A historic downtown Brattleboro address bets its future on the creative economy
By Kevin O’Connor
Why would an artist, settled comfortably on a still life of a dirt road, want to invest all of one’s savings and sweat into creating an urbane downtown gallery?
Vermonter Petria Mitchell had a reason.
“I believe in introducing my work to people who want to own it,” she said.
Her partner and fellow painter, Jim Giddings, had reservations.
“Even though we’re familiar with selling, it becomes a much more difficult enterprise,” he said.
But, that didn’t stop the two from dedicating several years of planning and six figures of retirement savings into a showy exhibit space. When they opened Mitchell Giddings Fine Arts at 183 Main St. in 2014, renowned painter Wolf Kahn wrote in the guest book: “You have brought Paris to Brattleboro.”
Agreeing, the Brattleboro Area Chamber of Commerce just named the couple its Entrepreneurs of the Year.
Yet, amid the cosmopolitan, contemporary art, the gallery also reflects the evolution of the surrounding historic downtown. While the address has served as a local anchor for nearly two centuries, it has morphed from a hub of hospitality into one for government, then commerce, and now, the creative economy.
“I miss the downtown where you could buy clothing and bedding, and have shoes or a radio fixed,” Giddings said.
“But, we are known as a creative community,” Mitchell added, “and celebrating that is one of the things we hope we’re doing.”
The story of 183 Main St. started almost 200 years ago with the opening of the Vermont House hotel and tavern, which hosted travelers from 1828 to its destruction by fire in 1852.
“As we write, the Aurora is streaming brilliantly above the ruins, like hope hovering over the couch of despair,” a local paper reported after the blaze. “We accept it as an omen of a speedy restoration of that part of our village to its former beauty.”
Brattleboro soon replaced the charred remnants with a stately brick Town Hall, which stood nearly 100 years before bulldozers made way for a simpler retail building that welcomed W. T. Grant, a discount chain store, in 1954, a mini shopping mall in 1978 and, most recently, a home furnishings showroom.
Mitchell and Giddings opened their gallery in the basement six years ago. When the upstairs owner decided to retire, the couple bought the space and moved to street level, which they’ll share with the relocating Brattleboro School of Dance and, elsewhere in the structure, the In-Sight Photography Project and new First Proof Press printmaking studio.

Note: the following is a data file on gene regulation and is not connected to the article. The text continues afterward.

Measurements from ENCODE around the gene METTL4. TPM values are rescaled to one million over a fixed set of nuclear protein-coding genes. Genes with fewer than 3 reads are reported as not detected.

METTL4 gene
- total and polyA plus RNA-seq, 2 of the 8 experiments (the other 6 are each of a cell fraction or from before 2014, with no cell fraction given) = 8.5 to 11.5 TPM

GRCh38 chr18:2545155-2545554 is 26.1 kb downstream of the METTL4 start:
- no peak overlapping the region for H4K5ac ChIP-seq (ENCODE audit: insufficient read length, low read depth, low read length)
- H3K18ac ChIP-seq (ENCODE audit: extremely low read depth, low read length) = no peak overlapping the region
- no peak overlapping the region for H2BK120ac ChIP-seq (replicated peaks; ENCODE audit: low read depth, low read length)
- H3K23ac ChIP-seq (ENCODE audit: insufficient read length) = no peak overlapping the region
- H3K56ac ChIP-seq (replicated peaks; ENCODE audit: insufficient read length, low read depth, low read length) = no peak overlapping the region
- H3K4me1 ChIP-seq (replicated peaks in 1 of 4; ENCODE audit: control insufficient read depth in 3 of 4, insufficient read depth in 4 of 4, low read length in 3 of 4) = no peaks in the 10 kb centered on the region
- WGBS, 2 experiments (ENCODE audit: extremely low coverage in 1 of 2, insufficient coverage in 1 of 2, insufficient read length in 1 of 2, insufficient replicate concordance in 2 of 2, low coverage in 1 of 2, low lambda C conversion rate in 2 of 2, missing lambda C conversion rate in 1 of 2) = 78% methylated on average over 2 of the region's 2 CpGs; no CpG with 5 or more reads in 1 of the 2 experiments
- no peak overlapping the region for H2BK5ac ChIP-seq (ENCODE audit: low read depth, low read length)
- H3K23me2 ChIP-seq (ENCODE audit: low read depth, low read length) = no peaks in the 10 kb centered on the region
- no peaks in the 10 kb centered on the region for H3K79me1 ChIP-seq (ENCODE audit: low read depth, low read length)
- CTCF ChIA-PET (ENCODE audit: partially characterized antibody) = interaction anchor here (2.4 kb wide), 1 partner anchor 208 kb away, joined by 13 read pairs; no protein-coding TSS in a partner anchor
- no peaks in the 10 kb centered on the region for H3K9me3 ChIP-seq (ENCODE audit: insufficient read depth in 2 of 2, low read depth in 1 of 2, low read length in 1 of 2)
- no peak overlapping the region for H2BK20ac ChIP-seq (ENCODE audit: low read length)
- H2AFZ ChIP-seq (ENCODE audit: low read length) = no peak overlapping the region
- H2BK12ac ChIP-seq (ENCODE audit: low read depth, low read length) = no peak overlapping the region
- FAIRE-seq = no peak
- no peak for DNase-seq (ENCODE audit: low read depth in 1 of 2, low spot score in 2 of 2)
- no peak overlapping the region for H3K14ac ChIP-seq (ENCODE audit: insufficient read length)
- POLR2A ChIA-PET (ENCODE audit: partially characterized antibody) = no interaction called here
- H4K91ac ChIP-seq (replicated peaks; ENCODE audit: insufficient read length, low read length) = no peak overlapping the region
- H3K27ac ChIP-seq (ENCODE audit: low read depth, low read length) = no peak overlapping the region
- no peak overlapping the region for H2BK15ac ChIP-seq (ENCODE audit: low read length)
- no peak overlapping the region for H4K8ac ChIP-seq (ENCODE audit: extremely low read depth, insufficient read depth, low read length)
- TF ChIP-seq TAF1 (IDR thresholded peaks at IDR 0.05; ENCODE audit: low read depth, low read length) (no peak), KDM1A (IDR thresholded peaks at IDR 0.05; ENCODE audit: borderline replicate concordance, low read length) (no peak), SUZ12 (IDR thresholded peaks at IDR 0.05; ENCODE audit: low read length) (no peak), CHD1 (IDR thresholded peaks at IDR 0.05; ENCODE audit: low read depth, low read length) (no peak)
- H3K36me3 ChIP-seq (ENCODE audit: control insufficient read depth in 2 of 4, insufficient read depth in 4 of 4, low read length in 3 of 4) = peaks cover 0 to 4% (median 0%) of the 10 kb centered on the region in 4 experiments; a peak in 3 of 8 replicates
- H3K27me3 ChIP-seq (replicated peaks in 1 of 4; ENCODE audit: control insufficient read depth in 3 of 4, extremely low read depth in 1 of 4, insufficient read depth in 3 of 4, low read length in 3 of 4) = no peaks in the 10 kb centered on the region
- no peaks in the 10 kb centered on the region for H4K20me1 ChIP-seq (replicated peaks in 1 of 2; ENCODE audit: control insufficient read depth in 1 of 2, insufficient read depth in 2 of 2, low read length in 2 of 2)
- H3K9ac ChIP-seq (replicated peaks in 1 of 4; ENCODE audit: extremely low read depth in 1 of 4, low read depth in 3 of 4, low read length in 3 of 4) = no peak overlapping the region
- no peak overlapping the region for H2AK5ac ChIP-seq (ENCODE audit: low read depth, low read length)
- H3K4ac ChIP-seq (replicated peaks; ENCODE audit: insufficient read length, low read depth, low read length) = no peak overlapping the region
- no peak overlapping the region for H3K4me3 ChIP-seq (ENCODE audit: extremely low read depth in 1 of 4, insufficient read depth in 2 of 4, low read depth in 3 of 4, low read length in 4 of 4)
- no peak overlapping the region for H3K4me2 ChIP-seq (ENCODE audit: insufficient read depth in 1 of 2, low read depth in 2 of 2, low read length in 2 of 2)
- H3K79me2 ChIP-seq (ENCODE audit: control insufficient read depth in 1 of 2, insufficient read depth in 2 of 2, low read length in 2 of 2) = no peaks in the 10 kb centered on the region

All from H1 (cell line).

The address’ emphasis on the arts has precedent. Shortly after Town Hall opened in 1855, leaders rented studio space to local boy-turned American painter William Morris Hunt, then added an 875-seat opera house at the turn of the 20th century that became a movie theater in the 1920s.
Then again, it’s also a new direction for a downtown once centered on retail but now boasting a half-dozen smaller galleries and buzzing about plans for a $30 million arts and apartment complex that would be the priciest Main Street project in local history.
More than 7,000 Vermonters are employed by arts and cultural enterprises that total nearly 5 percent of all the state’s businesses, the Agency of Commerce and Community Development reports.’
“The arts community in Vermont — artists, museums and historic sites, arts promoters and agents, writers, and performing arts companies and presenters — plays an essential role in the economy, cultural diversity and the quality of life of Vermonters,” the agency says on its website.
But, most artists who want to exhibit their work usually clean out a barn or back room rather than purchase more than 2,000 square feet of commercial space and renovate it into a showcase more likely seen in Boston or New York.
“Starting a fine arts gallery seems a natural evolution,” said Mitchell, who got her “itch for retailing” as an engraver who has carved ivory and Vermont-crafted Froggy Bottom Guitars.
Mitchell and Giddings learned the business of art through their longtime associations with the Brattleboro Museum & Art Center and the onetime local cooperative Windham Art Gallery. The latter is where they discovered the downsides, especially after it closed a decade ago.
Vermont is spilling with artists — there are 33 percent more as a proportion of total employment in the state than nationwide, statistics show — but a gallery’s need to pay out rent, commissions and other costs can be a constant challenge. Mitchell and Giddings considered trying a venture with peers, only to decide to open their own business so they could implement their own ideas.
Giddings recalls telling a colleague about the plan.
“His only comment was, ‘My condolences.’”
Giddings, nonetheless, has gone on to juggle plasterboard and paperwork. The resulting gallery offers studio art and periodic public programs detailed on its website, mitchellgiddingsfinearts.com.
“There is always something that demands attention, but we’re having a really good time,” Giddings said. “We see this as an opportunity to do something for ourselves and the community.”
“People ask, ‘Why would you want to take on such complexities?’” Mitchell added. “It’s phenomenally creative. It’s so important for us to remember we’re doing this for the fine arts.”
Kevin O’Connor is a Vermont native and Brattleboro Reformer contributor.